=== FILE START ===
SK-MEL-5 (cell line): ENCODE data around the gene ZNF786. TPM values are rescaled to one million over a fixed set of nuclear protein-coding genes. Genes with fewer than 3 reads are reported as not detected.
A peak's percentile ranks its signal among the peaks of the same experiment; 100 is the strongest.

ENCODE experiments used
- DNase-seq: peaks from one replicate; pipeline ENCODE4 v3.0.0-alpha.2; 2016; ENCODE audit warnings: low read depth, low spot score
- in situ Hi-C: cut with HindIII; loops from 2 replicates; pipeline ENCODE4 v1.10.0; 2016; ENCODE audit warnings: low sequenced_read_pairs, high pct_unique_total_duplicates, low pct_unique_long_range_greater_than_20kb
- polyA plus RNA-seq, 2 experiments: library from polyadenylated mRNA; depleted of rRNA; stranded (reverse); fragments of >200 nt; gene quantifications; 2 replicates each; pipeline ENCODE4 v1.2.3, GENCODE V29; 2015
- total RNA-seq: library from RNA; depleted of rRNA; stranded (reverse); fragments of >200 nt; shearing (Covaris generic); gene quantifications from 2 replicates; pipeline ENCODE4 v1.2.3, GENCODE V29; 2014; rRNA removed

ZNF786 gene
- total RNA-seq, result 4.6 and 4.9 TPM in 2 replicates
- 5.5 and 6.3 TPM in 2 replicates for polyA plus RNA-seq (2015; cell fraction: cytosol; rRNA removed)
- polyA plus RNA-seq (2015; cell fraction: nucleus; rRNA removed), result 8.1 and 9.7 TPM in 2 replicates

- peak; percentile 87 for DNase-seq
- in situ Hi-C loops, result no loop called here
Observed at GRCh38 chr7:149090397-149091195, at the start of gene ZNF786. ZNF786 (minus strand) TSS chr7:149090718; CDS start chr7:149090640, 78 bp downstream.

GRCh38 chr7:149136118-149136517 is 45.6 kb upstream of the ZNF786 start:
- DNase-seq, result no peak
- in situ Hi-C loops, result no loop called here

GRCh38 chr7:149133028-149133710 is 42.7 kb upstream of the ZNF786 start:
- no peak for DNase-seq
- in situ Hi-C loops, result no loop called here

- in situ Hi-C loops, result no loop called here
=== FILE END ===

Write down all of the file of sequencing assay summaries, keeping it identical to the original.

SK-MEL-5 (cell line): ENCODE data around the gene ZNF786. TPM values are rescaled to one million over a fixed set of nuclear protein-coding genes. Genes with fewer than 3 reads are reported as not detected.
A peak's percentile ranks its signal among the peaks of the same experiment; 100 is the strongest.

ENCODE experiments used
- DNase-seq: peaks from one replicate; pipeline ENCODE4 v3.0.0-alpha.2; 2016; ENCODE audit warnings: low read depth, low spot score
- in situ Hi-C: cut with HindIII; loops from 2 replicates; pipeline ENCODE4 v1.10.0; 2016; ENCODE audit warnings: low sequenced_read_pairs, high pct_unique_total_duplicates, low pct_unique_long_range_greater_than_20kb
- polyA plus RNA-seq, 2 experiments: library from polyadenylated mRNA; depleted of rRNA; stranded (reverse); fragments of >200 nt; gene quantifications; 2 replicates each; pipeline ENCODE4 v1.2.3, GENCODE V29; 2015
- total RNA-seq: library from RNA; depleted of rRNA; stranded (reverse); fragments of >200 nt; shearing (Covaris generic); gene quantifications from 2 replicates; pipeline ENCODE4 v1.2.3, GENCODE V29; 2014; rRNA removed

ZNF786 gene
- total RNA-seq, result 4.6 and 4.9 TPM in 2 replicates
- 5.5 and 6.3 TPM in 2 replicates for polyA plus RNA-seq (2015; cell fraction: cytosol; rRNA removed)
- polyA plus RNA-seq (2015; cell fraction: nucleus; rRNA removed), result 8.1 and 9.7 TPM in 2 replicates

- peak; percentile 87 for DNase-seq
- in situ Hi-C loops, result no loop called here
Observed at GRCh38 chr7:149090397-149091195, at the start of gene ZNF786. ZNF786 (minus strand) TSS chr7:149090718; CDS start chr7:149090640, 78 bp downstream.

GRCh38 chr7:149136118-149136517 is 45.6 kb upstream of the ZNF786 start:
- DNase-seq, result no peak
- in situ Hi-C loops, result no loop called here

GRCh38 chr7:149133028-149133710 is 42.7 kb upstream of the ZNF786 start:
- no peak for DNase-seq
- in situ Hi-C loops, result no loop called here

- in situ Hi-C loops, result no loop called here